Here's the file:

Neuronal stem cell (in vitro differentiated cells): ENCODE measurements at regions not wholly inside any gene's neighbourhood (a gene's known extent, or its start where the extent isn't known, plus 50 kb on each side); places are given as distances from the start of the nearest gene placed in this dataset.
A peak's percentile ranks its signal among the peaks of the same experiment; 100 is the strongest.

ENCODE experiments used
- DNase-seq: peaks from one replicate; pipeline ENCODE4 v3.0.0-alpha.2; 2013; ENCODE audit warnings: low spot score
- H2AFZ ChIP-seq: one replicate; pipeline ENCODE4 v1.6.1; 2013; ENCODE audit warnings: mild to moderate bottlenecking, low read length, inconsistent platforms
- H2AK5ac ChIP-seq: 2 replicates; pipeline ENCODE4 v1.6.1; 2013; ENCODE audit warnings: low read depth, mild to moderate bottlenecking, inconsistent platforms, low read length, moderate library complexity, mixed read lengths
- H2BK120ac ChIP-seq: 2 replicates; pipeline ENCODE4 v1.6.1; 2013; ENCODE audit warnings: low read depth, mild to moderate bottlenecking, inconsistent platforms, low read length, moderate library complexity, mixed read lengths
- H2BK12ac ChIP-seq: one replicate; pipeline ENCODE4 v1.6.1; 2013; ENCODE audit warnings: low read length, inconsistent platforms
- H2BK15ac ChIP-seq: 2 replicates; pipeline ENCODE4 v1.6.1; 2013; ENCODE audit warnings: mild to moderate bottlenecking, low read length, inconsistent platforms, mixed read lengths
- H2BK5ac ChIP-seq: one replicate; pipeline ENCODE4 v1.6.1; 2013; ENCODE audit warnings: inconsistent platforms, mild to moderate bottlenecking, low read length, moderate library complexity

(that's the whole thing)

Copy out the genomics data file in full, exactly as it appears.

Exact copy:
Neuronal stem cell (in vitro differentiated cells): ENCODE measurements at regions not wholly inside any gene's neighbourhood (a gene's known extent, or its start where the extent isn't known, plus 50 kb on each side); places are given as distances from the start of the nearest gene placed in this dataset.
A peak's percentile ranks its signal among the peaks of the same experiment; 100 is the strongest.

ENCODE experiments used
- DNase-seq: peaks from one replicate; pipeline ENCODE4 v3.0.0-alpha.2; 2013; ENCODE audit warnings: low spot score
- H2AFZ ChIP-seq: one replicate; pipeline ENCODE4 v1.6.1; 2013; ENCODE audit warnings: mild to moderate bottlenecking, low read length, inconsistent platforms
- H2AK5ac ChIP-seq: 2 replicates; pipeline ENCODE4 v1.6.1; 2013; ENCODE audit warnings: low read depth, mild to moderate bottlenecking, inconsistent platforms, low read length, moderate library complexity, mixed read lengths
- H2BK120ac ChIP-seq: 2 replicates; pipeline ENCODE4 v1.6.1; 2013; ENCODE audit warnings: low read depth, mild to moderate bottlenecking, inconsistent platforms, low read length, moderate library complexity, mixed read lengths
- H2BK12ac ChIP-seq: one replicate; pipeline ENCODE4 v1.6.1; 2013; ENCODE audit warnings: low read length, inconsistent platforms
- H2BK15ac ChIP-seq: 2 replicates; pipeline ENCODE4 v1.6.1; 2013; ENCODE audit warnings: mild to moderate bottlenecking, low read length, inconsistent platforms, mixed read lengths
- H2BK5ac ChIP-seq: one replicate; pipeline ENCODE4 v1.6.1; 2013; ENCODE audit warnings: inconsistent platforms, mild to moderate bottlenecking, low read length, moderate library complexity